Marc Mangel


I am Distinguished Professor of Mathematical Biology Emeritus in the Department of Applied Mathematics at the University of California Santa Cruz, Professor of Biology Emeritus in the Theoretical Ecology Group (Visit the TEG) at the University of Bergen, Norway and Affiliate Research Professor at the University of Washington, Tacoma. In my first job out of graduate school, I worked for the Operations Evaluation Group (OEG) of the Center for Naval Analyses doing operations research for the Navy. I moved to UC Davis in 1980 with the intention of doing OEG-style work, but with applications to fisheries and agriculture, and to UC Santa Cruz in 1996. I retired from formal teaching and administrative work in 2013 but continue an active research program. I am broadly interested in using mathematical methods to solve problems that arise in biology (especially ecology, evolution, and behavior) and work in what Donald Stokes called, in a wonderful book of the same name, Pasteur's Quadrant of use-inspired basic research, where a search for fundamental understanding is motivated by an important applied problem

Current Research Projects

Unifying Modeling Approaches for Better Understanding and Characterizing the Effects of Sound on Marine Mammals: Supported by the office of Naval Research, I am workng to find ways to unify Dynamic Energy Budget (DEB) models and Stochastic Dynamic Programming (SDP) models in order to better predict the consquences of acoustic disturbance on marine mammals. Population Biology and Cybersecurity : Since July 2018, I have been working with colleagues at the Johns Hopkins University Applied Physics Laboratory with the intention of using models from population biology to inform various aspects of cyber-security. Since June 2020, like many of my colleagues, I have also been helping colleagues at APL think about testing for covid-19, both at APL and in Howard County, MD (where APL is located) more generally.

The Role of Mesopelagic Fishes in Northeast Atlantic Marine Ecosystems . I am part of a project at the University of Bergen with Christian Jorgensen, Tom Langbehn, and Gabriella Ljungstrom on mesopelagic species in the Norwegian Sea. We have three objectives: i) to investigate the role of predation from mesopelagic fishes in driving latitudinal life history variation among copepods; ii) to identify the drivers of the unique migratory life history of Norwegian spring-spawning herring; and iii) to predict changes in the Norwegian Sea ecosystem as a response to climate warming.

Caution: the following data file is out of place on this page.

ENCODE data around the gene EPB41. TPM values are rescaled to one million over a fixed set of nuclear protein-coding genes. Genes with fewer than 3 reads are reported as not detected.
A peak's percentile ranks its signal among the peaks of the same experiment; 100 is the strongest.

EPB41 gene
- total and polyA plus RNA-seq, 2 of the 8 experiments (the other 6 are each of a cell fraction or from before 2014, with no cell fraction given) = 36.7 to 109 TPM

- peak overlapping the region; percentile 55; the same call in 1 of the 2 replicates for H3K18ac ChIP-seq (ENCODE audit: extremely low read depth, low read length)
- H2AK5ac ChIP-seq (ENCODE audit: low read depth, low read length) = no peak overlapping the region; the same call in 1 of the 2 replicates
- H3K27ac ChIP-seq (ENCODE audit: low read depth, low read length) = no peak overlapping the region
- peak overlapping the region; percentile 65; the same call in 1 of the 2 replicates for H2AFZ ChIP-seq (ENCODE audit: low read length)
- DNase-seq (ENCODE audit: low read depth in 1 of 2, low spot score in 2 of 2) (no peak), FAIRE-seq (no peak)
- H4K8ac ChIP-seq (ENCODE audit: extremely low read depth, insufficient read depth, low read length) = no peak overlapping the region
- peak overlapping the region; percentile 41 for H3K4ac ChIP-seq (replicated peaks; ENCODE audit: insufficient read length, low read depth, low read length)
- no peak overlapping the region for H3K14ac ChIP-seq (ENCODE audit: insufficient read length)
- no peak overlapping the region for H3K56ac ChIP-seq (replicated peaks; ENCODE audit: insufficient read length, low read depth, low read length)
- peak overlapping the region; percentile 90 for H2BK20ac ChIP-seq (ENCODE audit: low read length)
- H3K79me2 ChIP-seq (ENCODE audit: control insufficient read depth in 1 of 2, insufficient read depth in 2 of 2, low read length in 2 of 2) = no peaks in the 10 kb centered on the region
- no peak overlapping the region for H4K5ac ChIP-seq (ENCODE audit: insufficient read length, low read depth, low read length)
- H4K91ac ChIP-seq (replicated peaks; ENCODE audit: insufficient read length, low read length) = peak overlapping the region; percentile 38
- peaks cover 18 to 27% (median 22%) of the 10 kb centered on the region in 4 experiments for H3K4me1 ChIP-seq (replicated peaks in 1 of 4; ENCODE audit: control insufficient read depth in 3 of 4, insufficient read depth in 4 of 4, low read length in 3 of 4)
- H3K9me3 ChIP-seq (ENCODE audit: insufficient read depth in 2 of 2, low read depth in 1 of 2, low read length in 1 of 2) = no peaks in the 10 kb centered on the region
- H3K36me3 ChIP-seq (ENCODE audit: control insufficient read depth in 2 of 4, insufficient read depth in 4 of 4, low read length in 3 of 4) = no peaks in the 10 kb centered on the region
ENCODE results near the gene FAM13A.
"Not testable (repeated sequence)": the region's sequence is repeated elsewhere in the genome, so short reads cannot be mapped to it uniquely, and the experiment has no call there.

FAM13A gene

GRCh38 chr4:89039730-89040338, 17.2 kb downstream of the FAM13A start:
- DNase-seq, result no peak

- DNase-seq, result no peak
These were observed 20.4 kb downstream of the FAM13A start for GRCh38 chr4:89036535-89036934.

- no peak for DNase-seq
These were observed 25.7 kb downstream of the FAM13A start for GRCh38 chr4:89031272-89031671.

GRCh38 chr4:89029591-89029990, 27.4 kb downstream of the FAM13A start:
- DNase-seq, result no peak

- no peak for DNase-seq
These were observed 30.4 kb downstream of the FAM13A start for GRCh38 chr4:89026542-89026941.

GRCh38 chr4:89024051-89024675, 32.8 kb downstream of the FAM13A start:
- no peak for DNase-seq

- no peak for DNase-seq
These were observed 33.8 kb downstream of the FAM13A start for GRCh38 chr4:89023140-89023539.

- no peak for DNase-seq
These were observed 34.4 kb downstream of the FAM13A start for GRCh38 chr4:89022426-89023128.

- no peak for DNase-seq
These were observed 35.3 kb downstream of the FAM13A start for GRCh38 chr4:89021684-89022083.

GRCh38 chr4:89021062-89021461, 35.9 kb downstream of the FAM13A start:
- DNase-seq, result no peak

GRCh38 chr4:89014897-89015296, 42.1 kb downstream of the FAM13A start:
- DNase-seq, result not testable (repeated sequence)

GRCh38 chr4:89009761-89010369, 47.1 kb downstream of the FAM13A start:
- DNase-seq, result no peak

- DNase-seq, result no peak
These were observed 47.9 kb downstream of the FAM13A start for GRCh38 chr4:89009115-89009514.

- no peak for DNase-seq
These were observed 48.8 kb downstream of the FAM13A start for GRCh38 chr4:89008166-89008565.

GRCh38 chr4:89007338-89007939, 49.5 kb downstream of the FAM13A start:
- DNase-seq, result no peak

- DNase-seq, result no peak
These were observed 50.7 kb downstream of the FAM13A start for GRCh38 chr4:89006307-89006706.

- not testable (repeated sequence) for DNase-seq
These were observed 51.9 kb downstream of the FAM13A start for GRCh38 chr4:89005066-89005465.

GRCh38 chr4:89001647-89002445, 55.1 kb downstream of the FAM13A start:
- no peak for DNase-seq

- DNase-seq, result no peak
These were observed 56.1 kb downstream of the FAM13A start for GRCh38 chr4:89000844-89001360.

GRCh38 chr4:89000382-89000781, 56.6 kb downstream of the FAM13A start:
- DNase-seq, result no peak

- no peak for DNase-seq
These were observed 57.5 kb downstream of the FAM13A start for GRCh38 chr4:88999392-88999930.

How can fisheries contribute more to a sustainable future? I am also part of another project in Bergen, lead by Katja Enberg concerning the contribution of fisheries to a sustainable world. The ocean contributes with only 2% of human food and 6% of dietary protein, despite harbouring half the global primary production. The relatively low contribution has been used to justify that food should mainly be produced on land, while sea food production should be reduced and the ocean protected. This project takes a step back and considers seafood as part of the global food system. Together with key stakeholders, the aim is to reimagine the role of fisheries based on the principles of sustainability rather than on current practices and beliefs. How would fisheries look like if the United Nationsw 2030 Agenda for Sustainable Development, the Paris Agreement on Climate Change, and the Convention on Biological Diversity were to define the objective of fisheries as maximizing global food production while minimizing ecological and climate footprint? The project home page) gives more details on the scientists and partners involved and the research planned.

Mathematical Modelling of Biological Control Interaction to Support Agriculture and Conservation I am part of a research group) organized by Tamar Keasar, Michal Segoli, and Eric Wajnberg and supported by the Israel Institute of Advanced Studies. Our study group spans the continuum between theoretical approaches (behavioral, population and community ecology) and application (biological control). We will meet formally in Jerusalem in the first half of 2022, but we are already working together remotely. Our main aim is to bridge the existing gaps between the well-developed theory of interactions between insects and their natural enemies, and the optimization of the efficacy of biological control projects in agriculture and conservation. I am particularly thrilled to be involved with this group of scientists that includes two of my students (George Heimpel and Asaf Sadeh), one of my post-docs (Tamar Keasar), and my long-time collaborator Bernie Roitberg.

My Approach to Mathematical Biology

I use mathematical models, experiments, and field observations to understand organisms and how interact with each other and the rest of the environment. I have worked on a variety of systems, including insect parasitoids, tephritid fruit flies, marine mammals, southern ocean krill, steelhead trout, Pacific rockfish, and planaria. You can find out more details about what I have done by looking at my publications page.